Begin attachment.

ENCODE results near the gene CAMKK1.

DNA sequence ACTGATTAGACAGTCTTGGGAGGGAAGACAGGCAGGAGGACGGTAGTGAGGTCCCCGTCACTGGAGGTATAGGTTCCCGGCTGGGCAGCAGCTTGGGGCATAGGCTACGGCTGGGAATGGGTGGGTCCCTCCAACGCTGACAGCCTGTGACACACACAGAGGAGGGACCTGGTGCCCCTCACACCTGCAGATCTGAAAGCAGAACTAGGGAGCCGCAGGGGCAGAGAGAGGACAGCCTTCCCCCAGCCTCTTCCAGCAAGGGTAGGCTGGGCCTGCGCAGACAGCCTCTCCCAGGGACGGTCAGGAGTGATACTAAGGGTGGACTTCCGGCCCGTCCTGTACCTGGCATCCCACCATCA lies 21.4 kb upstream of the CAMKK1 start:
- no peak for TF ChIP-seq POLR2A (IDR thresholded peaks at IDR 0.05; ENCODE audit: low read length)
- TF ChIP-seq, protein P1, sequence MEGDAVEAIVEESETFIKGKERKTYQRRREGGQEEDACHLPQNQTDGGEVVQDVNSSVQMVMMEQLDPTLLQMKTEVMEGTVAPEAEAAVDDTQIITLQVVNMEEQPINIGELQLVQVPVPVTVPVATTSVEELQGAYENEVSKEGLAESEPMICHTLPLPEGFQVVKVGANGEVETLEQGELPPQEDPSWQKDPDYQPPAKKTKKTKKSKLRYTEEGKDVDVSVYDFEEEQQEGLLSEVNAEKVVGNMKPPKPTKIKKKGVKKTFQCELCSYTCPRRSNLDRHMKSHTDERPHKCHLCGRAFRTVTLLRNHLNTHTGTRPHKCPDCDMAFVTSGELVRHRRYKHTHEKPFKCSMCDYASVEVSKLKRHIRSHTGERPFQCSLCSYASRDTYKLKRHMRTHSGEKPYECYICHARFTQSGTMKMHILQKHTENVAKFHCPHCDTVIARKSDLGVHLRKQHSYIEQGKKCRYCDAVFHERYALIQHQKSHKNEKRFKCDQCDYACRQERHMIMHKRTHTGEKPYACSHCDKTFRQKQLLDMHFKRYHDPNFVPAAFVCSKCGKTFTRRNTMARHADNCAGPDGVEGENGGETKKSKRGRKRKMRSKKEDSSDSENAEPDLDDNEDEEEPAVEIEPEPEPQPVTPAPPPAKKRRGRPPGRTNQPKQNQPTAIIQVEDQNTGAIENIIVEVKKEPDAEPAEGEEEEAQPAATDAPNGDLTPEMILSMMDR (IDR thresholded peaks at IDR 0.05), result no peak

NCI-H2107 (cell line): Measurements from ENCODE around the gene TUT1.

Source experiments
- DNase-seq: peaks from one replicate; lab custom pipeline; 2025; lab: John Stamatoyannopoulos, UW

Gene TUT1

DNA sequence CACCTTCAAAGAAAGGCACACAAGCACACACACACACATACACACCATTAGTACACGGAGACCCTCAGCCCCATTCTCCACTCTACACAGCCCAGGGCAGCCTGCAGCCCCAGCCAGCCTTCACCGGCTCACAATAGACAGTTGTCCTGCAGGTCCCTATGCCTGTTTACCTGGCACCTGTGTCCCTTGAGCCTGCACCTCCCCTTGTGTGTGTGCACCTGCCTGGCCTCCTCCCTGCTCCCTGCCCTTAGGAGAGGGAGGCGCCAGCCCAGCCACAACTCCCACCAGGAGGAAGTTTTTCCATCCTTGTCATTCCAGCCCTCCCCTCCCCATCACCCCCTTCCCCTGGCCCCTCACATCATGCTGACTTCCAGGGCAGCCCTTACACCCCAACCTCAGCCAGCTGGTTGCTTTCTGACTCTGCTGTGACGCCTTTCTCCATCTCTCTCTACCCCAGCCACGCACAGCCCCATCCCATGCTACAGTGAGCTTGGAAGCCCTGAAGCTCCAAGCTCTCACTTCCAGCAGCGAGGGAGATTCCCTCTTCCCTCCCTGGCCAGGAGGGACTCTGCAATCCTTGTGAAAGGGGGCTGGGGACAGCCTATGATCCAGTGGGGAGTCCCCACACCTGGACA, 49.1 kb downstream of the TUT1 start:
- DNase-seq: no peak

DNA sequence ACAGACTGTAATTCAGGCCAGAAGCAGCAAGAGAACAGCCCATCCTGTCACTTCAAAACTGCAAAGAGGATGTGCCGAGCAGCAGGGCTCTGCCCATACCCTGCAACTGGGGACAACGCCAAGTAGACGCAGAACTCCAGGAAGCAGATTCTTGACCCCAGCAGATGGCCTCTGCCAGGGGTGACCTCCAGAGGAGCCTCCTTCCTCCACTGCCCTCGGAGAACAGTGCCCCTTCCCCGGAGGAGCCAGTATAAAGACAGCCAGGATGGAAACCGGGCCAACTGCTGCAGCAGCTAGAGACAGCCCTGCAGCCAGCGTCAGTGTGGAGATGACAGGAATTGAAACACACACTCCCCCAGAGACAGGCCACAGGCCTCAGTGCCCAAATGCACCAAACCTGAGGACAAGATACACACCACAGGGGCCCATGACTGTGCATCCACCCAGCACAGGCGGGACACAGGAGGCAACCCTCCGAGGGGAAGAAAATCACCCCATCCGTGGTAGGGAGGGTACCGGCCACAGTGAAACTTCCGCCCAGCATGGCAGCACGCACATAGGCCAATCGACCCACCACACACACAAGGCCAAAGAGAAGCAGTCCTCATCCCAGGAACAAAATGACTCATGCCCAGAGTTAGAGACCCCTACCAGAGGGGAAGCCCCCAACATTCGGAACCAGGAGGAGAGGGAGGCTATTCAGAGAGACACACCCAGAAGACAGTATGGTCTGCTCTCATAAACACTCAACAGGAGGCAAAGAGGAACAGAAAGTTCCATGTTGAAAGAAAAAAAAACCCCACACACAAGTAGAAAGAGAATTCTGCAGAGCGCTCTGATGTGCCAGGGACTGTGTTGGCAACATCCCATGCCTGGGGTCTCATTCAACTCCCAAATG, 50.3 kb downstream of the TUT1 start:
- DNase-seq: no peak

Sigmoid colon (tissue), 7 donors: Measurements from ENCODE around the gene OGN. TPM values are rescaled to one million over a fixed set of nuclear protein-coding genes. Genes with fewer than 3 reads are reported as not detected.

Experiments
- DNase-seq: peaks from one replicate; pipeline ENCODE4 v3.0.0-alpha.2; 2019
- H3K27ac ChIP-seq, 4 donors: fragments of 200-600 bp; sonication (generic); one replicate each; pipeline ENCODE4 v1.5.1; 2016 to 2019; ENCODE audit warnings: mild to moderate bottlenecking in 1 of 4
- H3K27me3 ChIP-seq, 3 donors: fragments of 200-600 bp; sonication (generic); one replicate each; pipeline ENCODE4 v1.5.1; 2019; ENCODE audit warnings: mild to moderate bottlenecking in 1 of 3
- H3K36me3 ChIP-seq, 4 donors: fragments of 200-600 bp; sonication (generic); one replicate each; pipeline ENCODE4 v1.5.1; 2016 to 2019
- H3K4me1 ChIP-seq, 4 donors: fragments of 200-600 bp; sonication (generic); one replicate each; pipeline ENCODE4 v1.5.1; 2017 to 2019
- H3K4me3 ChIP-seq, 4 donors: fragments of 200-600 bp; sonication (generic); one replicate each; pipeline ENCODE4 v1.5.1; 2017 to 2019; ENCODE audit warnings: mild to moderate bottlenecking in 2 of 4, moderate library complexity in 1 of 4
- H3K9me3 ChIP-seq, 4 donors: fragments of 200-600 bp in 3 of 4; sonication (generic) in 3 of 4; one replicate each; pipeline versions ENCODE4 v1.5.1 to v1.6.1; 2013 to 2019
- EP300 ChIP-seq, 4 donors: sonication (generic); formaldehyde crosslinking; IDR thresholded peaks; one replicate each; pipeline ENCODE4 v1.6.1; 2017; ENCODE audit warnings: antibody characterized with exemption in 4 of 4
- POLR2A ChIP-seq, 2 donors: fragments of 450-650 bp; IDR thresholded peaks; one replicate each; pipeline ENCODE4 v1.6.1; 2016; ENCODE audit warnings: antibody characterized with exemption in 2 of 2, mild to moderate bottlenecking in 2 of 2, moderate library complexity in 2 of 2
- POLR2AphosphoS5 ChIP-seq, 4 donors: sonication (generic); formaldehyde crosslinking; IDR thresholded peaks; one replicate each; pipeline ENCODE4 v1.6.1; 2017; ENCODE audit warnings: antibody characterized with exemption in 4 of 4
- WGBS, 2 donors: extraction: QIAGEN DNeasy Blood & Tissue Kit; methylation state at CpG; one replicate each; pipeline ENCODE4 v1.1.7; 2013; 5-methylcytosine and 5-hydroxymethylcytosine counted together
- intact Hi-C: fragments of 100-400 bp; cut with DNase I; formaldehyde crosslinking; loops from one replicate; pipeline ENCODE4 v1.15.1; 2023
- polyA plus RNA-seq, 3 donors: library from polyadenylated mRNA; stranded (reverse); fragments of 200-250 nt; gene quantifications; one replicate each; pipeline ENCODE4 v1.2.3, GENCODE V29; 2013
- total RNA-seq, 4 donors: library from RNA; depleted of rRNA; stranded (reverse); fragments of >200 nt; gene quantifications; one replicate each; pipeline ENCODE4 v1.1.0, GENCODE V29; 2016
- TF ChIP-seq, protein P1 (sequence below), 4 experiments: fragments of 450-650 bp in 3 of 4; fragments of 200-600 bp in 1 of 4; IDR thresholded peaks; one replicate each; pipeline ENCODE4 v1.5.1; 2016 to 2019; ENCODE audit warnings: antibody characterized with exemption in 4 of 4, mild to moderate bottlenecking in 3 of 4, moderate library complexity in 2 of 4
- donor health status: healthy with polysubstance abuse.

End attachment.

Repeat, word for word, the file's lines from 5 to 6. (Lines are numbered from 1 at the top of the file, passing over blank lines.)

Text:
NCI-H2107 (cell line): Measurements from ENCODE around the gene TUT1.

Source experiments